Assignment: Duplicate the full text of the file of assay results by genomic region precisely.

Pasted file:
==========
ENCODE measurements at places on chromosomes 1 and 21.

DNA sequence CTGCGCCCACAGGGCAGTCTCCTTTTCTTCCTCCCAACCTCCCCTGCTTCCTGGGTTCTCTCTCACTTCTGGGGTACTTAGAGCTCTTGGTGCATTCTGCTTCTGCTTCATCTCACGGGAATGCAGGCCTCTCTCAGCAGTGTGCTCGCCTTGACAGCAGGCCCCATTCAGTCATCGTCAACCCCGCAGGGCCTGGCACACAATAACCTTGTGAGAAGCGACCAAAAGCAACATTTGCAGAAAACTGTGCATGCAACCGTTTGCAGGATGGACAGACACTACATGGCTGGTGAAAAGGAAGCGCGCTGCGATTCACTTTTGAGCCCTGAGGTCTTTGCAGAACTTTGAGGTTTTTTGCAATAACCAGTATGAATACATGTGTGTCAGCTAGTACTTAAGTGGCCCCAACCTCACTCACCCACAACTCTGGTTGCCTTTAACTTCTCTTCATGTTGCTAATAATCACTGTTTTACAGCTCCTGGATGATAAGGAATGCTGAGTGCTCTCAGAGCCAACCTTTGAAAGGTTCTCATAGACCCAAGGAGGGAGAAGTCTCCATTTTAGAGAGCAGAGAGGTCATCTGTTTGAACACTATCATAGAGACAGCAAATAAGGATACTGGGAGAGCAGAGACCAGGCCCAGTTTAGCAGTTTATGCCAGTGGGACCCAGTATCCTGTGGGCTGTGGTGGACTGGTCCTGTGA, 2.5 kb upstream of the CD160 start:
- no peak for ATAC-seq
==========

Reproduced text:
ENCODE measurements at places on chromosomes 1 and 21.

DNA sequence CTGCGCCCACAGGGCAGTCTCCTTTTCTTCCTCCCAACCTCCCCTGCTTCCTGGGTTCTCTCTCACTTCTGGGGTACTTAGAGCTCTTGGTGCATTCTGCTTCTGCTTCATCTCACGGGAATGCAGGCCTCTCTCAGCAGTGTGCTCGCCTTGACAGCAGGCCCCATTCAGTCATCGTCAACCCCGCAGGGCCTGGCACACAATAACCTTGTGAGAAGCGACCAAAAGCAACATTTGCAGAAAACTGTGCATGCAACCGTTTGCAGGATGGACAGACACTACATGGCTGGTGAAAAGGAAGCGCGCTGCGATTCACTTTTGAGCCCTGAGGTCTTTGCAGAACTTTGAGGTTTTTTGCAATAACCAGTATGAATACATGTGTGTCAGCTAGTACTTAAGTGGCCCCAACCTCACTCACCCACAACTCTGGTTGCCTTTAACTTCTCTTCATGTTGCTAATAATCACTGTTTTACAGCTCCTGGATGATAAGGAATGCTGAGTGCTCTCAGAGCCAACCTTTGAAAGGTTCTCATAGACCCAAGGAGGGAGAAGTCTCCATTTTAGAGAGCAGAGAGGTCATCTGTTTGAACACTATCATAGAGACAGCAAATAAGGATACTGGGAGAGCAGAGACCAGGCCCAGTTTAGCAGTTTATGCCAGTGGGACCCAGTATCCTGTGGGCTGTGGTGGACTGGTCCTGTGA, 2.5 kb upstream of the CD160 start:
- no peak for ATAC-seq